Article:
17 December 2018
In a developing democracy, it is important that we often take time to write about the media, particularly for those with interest in the intellectual culture, the part of which is easiest to study is the media. Interaction with media is almost inevitable, and quite consistent hence the ease in executing a systematic investigation. Simply by comparing yesterday’s version to today’s version- it is possible to reveal evidence about what’s played up and what isn’t and the way things are structured.
As the government in waiting, it will be impossible to avoid interaction with the various facets of the power structure. At a time where there is intense concentration of the media into a very few mega-corporational hands, it is in the interest of the party to make these interactions clearly adversarial and conflictual, reflecting our desire to destroy the power structure completely. It is significant for South Africans to recognise that technology- that which we lack our own- and ideology are also part of the network of power. One would think that from this they would draw the due conclusion that the technological system for the dissemination of ideology, the media, is an inherent part of the power structure and, therefore, an opponent in our revolution.
The media plays a specific role in the power structure, a role that, in a democratic state, becomes not only essential, but also central to the functioning of power. Today, we are plagued with a media of opinions. Paid journalists have resorted to a broad spectrum of opinions, precisely because opinions are basically substanceless. Opinions are ideas that have been drained of all vitality. Separated from life and from any actual basis, they have become harmless blathering that have ultimately undermined media reporting and journalism. It is clear that the media plays an obvious political role, which is to disseminate what the power structure would appreciate as democratic opinion.. Of course all media behave like this to some extent, and must be consciously resisted and “criticized” precisely to that extent. The purpose of the media is precisely to promote the languid thinking that keeps us passive in the face of a distant reality, always ready to choose between the options offered by the monopoly of media corporations, options that all end up subjecting the chooser to the power of the minority ruling class.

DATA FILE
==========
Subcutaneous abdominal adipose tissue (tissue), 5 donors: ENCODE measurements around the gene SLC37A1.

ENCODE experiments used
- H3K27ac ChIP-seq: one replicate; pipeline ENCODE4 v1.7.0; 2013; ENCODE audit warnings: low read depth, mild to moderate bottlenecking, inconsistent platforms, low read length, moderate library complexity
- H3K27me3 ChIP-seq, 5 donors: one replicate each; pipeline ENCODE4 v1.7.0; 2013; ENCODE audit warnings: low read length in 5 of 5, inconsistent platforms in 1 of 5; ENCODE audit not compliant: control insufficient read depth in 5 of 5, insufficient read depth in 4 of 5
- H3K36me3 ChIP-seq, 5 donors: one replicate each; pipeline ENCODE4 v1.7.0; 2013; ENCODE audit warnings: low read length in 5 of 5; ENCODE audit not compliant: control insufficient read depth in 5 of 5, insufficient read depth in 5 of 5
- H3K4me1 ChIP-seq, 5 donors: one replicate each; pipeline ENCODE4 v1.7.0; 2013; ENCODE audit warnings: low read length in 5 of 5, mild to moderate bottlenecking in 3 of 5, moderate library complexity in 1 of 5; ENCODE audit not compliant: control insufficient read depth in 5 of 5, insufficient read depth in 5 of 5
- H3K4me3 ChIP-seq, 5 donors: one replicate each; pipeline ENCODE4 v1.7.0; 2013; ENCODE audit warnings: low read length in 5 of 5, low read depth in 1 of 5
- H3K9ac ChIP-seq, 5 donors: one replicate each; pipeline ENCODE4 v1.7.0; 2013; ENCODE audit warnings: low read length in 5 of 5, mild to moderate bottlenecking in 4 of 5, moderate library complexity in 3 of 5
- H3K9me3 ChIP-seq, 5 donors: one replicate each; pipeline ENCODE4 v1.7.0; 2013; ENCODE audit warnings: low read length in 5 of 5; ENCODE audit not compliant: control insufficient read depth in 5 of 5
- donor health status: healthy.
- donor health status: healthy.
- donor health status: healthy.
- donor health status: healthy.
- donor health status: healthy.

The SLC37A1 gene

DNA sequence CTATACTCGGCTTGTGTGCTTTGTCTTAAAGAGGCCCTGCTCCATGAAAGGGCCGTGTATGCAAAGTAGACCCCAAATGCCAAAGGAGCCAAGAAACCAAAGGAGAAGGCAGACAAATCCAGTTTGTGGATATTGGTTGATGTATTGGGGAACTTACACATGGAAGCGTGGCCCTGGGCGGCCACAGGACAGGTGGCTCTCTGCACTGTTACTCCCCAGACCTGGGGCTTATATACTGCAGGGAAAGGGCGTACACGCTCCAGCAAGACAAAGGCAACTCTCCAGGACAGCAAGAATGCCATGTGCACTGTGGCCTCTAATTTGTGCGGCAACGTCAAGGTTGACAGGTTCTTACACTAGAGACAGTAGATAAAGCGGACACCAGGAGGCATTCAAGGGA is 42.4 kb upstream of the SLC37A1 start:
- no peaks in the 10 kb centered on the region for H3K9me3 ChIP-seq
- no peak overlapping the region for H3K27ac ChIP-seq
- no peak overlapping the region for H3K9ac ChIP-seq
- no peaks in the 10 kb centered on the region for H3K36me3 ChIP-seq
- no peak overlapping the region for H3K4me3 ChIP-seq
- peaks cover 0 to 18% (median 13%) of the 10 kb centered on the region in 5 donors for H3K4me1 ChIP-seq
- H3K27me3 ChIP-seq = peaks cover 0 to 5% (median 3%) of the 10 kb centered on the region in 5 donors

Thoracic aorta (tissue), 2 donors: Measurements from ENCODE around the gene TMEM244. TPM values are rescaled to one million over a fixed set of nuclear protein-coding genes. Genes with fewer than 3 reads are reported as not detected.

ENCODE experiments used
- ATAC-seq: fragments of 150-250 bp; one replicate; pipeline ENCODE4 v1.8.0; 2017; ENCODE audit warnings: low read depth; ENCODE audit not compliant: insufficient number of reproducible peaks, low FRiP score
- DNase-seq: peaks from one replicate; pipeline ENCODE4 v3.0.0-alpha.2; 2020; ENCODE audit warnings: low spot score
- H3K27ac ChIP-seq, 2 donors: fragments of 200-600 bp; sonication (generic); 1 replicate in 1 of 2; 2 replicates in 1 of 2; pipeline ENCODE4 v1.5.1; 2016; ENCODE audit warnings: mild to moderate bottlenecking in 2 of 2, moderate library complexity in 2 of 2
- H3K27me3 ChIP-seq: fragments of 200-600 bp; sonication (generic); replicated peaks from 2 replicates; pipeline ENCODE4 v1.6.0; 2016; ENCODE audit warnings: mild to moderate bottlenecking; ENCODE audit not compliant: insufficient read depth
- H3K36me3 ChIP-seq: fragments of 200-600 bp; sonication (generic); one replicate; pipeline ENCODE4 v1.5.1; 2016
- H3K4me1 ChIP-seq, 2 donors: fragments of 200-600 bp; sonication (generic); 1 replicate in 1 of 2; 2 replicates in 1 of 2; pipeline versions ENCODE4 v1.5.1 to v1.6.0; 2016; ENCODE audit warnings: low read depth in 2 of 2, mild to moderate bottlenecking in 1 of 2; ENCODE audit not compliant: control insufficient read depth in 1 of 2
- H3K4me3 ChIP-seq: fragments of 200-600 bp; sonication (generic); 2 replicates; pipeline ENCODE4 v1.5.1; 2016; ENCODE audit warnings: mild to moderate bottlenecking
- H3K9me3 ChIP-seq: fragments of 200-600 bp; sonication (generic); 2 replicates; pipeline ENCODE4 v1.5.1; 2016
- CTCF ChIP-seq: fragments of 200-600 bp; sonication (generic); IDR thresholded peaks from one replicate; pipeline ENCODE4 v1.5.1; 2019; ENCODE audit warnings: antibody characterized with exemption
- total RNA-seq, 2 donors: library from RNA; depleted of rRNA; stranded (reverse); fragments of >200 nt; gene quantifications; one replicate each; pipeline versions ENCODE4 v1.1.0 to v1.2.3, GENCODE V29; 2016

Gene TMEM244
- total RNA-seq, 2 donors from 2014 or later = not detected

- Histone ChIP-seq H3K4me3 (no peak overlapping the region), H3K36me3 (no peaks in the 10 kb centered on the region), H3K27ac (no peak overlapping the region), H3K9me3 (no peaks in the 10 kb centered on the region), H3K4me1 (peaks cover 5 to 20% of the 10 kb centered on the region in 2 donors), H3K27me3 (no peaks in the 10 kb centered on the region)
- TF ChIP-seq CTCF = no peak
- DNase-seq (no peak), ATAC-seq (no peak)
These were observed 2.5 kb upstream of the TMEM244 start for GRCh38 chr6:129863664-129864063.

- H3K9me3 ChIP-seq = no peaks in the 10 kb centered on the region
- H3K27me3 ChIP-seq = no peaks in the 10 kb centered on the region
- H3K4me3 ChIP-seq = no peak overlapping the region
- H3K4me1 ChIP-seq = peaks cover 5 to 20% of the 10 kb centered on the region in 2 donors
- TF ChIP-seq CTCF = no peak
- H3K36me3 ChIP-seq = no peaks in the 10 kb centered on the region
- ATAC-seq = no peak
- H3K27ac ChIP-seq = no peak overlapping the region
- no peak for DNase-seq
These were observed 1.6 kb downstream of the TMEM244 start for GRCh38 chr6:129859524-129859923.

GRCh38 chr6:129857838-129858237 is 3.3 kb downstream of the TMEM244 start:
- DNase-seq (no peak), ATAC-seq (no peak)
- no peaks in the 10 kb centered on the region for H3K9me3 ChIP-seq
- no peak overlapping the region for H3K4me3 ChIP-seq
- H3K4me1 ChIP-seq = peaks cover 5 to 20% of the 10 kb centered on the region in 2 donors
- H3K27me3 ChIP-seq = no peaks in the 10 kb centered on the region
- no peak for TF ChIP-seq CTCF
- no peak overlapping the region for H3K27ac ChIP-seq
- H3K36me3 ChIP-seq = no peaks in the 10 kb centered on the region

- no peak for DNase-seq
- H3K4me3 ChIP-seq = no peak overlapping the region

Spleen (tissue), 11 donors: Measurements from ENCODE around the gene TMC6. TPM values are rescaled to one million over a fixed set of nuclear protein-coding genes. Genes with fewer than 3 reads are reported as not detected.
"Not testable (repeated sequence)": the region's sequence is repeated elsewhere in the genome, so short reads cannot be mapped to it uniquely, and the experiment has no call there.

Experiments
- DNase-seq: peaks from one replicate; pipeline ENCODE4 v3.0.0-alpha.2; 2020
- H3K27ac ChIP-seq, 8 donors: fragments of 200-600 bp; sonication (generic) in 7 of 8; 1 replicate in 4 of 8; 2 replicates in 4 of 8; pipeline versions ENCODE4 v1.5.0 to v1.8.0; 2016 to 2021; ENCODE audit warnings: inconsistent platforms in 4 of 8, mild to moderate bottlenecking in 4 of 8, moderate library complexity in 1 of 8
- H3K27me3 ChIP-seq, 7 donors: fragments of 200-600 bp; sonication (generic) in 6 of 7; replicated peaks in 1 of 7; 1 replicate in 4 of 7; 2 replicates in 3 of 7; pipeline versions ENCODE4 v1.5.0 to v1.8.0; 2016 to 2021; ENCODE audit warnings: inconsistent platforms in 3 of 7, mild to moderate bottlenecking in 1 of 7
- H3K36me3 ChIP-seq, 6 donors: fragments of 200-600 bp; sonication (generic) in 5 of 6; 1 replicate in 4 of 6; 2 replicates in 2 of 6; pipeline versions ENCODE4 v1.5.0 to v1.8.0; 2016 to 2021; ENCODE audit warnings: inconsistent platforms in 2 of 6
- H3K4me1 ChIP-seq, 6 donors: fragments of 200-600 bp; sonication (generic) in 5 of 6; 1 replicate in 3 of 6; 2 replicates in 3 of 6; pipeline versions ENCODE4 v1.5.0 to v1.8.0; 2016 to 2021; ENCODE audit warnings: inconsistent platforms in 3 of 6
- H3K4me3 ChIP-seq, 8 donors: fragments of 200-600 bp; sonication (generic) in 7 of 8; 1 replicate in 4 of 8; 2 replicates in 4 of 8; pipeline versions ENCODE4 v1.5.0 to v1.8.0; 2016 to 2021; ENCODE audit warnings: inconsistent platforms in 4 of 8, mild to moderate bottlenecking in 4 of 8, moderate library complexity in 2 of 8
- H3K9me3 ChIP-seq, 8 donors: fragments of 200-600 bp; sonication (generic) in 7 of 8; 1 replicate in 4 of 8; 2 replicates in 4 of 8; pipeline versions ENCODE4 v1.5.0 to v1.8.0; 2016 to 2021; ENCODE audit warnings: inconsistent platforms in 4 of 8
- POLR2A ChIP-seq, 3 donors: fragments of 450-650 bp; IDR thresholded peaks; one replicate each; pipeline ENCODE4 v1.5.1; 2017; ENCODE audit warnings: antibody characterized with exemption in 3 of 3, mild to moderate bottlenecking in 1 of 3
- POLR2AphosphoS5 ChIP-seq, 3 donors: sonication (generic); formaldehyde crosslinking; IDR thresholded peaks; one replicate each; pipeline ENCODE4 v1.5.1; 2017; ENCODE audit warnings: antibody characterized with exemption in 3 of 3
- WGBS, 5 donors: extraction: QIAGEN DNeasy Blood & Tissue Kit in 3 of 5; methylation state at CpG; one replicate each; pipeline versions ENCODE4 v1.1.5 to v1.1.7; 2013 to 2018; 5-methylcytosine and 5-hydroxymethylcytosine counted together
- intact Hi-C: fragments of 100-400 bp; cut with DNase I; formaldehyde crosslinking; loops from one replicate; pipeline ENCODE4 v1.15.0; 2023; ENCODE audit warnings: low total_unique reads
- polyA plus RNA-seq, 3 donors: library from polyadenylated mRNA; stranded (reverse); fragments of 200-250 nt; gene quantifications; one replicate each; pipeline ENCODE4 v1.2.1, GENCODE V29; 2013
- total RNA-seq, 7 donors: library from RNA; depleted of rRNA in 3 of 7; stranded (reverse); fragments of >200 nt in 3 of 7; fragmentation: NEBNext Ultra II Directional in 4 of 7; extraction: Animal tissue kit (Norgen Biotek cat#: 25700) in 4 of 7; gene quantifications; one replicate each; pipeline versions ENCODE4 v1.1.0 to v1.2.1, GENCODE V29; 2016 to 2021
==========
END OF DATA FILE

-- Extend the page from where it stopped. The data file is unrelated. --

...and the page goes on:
Through all of these- the powers that be can inject their ideology into our lives so that we think in their terms and have their ideals and culture. One of the most effective ways this is done is via mass media ie newspapers, magazines, films, TV, music etc: not only are they selling us products, they are pushing their prejudices, myths and stereotypes. Not to insinuate that people are too stupid to know what’s going on, but it’s a constant bombardment, sometimes subtle, sometimes totally blatant, when it comes to support for the ruling elite’s perspective of our daily lives.
The concerted fear mongering is from a particular sector of the media, the elite media, sometimes called the agenda-setting media because they are the ones with the big resources, they set the framework in which everyone else operates. The Times, News24, Mail & Guardian, Daily Maverick and their information manufacturers cloaked as investigative journalists. Their audience is mostly privileged people. The people who contribute to and read the Daily Maverick for example— people who are part of what is called the political class — they are actually involved in the political system in an ongoing fashion. They are basically managers of one sort or another. They can be political managers, business managers (like corporate executives), doctoral managers (like university professors)- as will be exemplified with the Principal of the University of Witwatersrand-, or other journalists who are involved in organising the way people think and look at things.